Water productivity of vegetables under modern irrigation methods in Oman

F. A. Al-Said, M. Ashfaq, M. Al-Barhi, Munir A. Hanjra*, I. A. Khan

*Corresponding author for this work

Research output: Contribution to journalArticlepeer-review

18 Citations (Scopus)

Abstract

Improving water productivity can make a sterling contribution to global food production and poverty alleviation. Groundwater has always been a critical resource for agriculture. Scientific understanding of water productivity can help address water scarcity concerns through more productive use of scarce water resources and higher socio-economic benefits from available water. This study examined the water productivity in the Al Batinah region of Oman using farm-level data. In total 124 crops grown during the 4years 2005-2008 were examined. Field studies were carried out for 4years (2005-2008) on 18 field plots to examine yield, inputs, irrigation, costs and economic return of sweet melon, sweet pepper, cabbage and tomatoes grown under drip irrigation vs Rhodes grass grown under sprinkler irrigation using groundwater. The aim was to identify suitable combinations of vegetable crops grown under drip irrigation that can maximize the profitability of the farmers by optimizing water productivity. Results from the 4-year data show that tomato and cabbage performed better than sweet pepper or melon as far as water productivity was concerned, while the drip irrigation method had shown better performance than sprinkler irrigation. Average crop water productivity was estimated at 7.8 and 11.9kg m- 3 for the cabbage and tomato crops, respectively. The cabbage crop also gave the highest gross return of RO105 for each riyal Omani (RO 1.00=US$2.59 in June, 2005) of investment in irrigation water. It has also been analysed that the drip irrigation system performed better in terms of crop water productivity and economic water productivity per cubic metre of water applied. So the research results represent decision-making options of vegetable growers at farm scale but also offer important insights for the adoption of the drip irrigation system as well as the design of water policy incentives for irrigation modernization in Oman and other water-scarce regions.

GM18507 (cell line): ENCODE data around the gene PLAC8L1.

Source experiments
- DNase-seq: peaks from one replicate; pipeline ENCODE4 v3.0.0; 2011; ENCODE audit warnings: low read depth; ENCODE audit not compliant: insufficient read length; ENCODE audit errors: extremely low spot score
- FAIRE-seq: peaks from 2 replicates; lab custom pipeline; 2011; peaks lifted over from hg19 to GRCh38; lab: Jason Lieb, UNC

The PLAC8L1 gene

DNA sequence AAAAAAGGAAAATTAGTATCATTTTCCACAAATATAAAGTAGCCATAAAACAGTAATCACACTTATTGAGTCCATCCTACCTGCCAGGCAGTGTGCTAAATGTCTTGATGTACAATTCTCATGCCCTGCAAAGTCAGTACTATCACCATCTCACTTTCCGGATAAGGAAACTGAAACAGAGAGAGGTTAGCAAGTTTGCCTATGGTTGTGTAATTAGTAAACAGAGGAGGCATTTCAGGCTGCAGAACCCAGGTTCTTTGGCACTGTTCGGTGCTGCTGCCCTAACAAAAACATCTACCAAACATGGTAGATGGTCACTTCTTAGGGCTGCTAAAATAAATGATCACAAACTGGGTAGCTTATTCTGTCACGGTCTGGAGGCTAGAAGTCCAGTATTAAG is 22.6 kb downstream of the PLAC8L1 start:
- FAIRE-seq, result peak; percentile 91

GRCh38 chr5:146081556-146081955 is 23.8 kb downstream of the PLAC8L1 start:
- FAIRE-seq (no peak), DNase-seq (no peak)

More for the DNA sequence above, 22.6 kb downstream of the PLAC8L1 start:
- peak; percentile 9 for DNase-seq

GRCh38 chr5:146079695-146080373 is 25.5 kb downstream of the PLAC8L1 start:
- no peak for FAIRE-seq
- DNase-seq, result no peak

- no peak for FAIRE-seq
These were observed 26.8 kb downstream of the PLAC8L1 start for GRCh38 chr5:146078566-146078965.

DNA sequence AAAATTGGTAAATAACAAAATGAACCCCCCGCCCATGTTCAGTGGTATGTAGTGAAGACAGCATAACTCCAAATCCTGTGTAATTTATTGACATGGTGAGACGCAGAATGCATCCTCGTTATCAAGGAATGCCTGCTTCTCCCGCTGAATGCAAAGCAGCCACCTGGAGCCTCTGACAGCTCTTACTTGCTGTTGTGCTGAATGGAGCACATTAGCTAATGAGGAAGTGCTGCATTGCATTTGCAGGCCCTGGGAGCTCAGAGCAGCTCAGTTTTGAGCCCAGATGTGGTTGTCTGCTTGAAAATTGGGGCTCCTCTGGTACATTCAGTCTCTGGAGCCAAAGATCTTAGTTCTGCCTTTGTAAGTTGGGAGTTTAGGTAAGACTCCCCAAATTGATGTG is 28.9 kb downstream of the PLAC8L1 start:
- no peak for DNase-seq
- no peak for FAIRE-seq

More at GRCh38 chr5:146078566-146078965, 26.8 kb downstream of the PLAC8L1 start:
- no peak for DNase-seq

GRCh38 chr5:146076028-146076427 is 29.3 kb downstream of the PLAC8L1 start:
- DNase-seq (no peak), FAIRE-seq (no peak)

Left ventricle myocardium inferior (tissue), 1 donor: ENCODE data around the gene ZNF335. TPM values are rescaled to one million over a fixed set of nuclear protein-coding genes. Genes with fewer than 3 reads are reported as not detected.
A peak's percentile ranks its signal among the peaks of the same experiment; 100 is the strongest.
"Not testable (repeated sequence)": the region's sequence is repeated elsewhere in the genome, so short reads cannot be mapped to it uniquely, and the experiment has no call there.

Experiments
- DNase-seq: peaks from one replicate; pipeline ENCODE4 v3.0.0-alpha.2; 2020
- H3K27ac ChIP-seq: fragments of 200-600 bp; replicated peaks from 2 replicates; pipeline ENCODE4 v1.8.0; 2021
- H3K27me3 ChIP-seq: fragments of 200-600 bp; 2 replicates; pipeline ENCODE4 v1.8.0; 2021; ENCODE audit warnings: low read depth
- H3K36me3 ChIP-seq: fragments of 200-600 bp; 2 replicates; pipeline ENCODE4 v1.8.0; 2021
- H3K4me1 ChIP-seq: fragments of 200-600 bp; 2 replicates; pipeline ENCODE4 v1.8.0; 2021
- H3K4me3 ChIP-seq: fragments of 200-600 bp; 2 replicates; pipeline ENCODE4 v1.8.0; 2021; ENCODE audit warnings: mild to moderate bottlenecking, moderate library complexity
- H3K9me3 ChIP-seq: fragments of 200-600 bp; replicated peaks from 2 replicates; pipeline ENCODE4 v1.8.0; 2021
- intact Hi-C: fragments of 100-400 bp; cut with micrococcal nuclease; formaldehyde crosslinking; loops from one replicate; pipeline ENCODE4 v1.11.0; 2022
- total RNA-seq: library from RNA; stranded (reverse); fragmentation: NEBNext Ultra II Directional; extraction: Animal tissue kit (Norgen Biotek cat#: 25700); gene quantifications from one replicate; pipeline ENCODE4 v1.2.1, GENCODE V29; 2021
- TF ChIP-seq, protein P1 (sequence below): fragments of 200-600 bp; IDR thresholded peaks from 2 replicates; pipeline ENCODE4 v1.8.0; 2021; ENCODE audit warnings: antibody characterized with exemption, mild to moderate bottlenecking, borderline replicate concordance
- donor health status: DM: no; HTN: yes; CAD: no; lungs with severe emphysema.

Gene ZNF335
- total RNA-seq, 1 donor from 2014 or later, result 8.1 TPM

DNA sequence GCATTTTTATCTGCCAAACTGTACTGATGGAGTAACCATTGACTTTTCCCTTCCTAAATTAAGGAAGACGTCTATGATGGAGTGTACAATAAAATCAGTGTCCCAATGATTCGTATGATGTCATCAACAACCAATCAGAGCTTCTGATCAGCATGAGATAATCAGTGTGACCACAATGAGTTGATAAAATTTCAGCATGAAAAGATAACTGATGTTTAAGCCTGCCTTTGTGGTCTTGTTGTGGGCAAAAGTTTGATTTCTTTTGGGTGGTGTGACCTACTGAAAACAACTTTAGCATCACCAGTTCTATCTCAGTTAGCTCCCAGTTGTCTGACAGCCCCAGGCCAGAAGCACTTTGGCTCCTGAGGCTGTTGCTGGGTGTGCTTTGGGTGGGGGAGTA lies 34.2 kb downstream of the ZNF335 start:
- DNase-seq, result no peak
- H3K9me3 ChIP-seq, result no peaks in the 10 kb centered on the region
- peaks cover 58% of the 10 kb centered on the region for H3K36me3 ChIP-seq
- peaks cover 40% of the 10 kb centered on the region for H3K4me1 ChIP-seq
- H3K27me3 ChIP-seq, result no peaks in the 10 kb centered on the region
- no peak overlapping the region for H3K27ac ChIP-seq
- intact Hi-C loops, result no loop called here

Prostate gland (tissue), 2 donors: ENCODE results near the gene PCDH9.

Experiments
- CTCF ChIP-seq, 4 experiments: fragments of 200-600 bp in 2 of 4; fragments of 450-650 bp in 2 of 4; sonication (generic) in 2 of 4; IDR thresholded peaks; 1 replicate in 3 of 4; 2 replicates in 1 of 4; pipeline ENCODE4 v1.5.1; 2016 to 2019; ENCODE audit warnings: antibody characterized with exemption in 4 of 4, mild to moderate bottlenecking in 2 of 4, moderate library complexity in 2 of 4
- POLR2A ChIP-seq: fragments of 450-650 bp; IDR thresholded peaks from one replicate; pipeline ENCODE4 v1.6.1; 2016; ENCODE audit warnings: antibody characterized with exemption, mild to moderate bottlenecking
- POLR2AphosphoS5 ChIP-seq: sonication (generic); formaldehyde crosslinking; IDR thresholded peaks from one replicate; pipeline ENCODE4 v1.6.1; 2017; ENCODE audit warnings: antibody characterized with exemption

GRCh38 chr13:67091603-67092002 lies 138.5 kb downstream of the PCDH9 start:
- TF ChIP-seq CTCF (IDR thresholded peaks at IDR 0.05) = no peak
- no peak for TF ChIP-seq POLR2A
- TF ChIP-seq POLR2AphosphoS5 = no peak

Original languageEnglish
Pages (from-to)477-489
Number of pages13
JournalIrrigation and Drainage
Volume61
Issue number4
DOIs
Publication statusPublished - Oct 2012

Keywords

  • Cabbage
  • Crop water productivity
  • Drip irrigation
  • Economic water productivity
  • Returns on investment
  • Socio-economic benefits
  • Tomato
  • Water use efficiency

ASJC Scopus subject areas

  • Agronomy and Crop Science
  • Soil Science

Cite this